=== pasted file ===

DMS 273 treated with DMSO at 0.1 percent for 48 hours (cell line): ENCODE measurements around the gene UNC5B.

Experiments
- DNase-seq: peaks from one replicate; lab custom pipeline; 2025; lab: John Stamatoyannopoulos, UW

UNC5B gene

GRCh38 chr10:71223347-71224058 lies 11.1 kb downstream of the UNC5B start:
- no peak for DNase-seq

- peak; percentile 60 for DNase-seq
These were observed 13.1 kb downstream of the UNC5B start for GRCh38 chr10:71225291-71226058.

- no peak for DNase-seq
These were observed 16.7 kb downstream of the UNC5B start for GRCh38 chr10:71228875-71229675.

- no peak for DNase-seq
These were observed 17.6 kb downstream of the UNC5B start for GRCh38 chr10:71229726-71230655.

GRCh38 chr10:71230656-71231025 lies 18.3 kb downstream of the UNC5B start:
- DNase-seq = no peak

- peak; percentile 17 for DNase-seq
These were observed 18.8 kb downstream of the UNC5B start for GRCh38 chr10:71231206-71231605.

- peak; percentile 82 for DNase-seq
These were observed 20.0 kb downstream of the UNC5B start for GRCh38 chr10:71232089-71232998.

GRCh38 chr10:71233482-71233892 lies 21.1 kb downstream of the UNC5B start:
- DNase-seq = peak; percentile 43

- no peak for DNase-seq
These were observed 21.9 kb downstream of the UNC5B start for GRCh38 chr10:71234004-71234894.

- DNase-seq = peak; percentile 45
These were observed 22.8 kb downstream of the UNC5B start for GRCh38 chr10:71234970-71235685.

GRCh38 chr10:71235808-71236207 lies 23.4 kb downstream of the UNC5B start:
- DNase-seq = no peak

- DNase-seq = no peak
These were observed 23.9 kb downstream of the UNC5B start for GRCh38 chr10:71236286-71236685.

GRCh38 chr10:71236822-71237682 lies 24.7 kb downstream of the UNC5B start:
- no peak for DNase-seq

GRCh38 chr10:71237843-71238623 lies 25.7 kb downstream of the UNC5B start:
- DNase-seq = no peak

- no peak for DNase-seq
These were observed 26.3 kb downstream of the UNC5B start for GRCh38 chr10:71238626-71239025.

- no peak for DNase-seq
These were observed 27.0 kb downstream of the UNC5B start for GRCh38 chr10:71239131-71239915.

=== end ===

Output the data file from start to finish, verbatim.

DMS 273 treated with DMSO at 0.1 percent for 48 hours (cell line): ENCODE measurements around the gene UNC5B.

Experiments
- DNase-seq: peaks from one replicate; lab custom pipeline; 2025; lab: John Stamatoyannopoulos, UW

UNC5B gene

GRCh38 chr10:71223347-71224058 lies 11.1 kb downstream of the UNC5B start:
- no peak for DNase-seq

- peak; percentile 60 for DNase-seq
These were observed 13.1 kb downstream of the UNC5B start for GRCh38 chr10:71225291-71226058.

- no peak for DNase-seq
These were observed 16.7 kb downstream of the UNC5B start for GRCh38 chr10:71228875-71229675.

- no peak for DNase-seq
These were observed 17.6 kb downstream of the UNC5B start for GRCh38 chr10:71229726-71230655.

GRCh38 chr10:71230656-71231025 lies 18.3 kb downstream of the UNC5B start:
- DNase-seq = no peak

- peak; percentile 17 for DNase-seq
These were observed 18.8 kb downstream of the UNC5B start for GRCh38 chr10:71231206-71231605.

- peak; percentile 82 for DNase-seq
These were observed 20.0 kb downstream of the UNC5B start for GRCh38 chr10:71232089-71232998.

GRCh38 chr10:71233482-71233892 lies 21.1 kb downstream of the UNC5B start:
- DNase-seq = peak; percentile 43

- no peak for DNase-seq
These were observed 21.9 kb downstream of the UNC5B start for GRCh38 chr10:71234004-71234894.

- DNase-seq = peak; percentile 45
These were observed 22.8 kb downstream of the UNC5B start for GRCh38 chr10:71234970-71235685.

GRCh38 chr10:71235808-71236207 lies 23.4 kb downstream of the UNC5B start:
- DNase-seq = no peak

- DNase-seq = no peak
These were observed 23.9 kb downstream of the UNC5B start for GRCh38 chr10:71236286-71236685.

GRCh38 chr10:71236822-71237682 lies 24.7 kb downstream of the UNC5B start:
- no peak for DNase-seq

GRCh38 chr10:71237843-71238623 lies 25.7 kb downstream of the UNC5B start:
- DNase-seq = no peak

- no peak for DNase-seq
These were observed 26.3 kb downstream of the UNC5B start for GRCh38 chr10:71238626-71239025.

- no peak for DNase-seq
These were observed 27.0 kb downstream of the UNC5B start for GRCh38 chr10:71239131-71239915.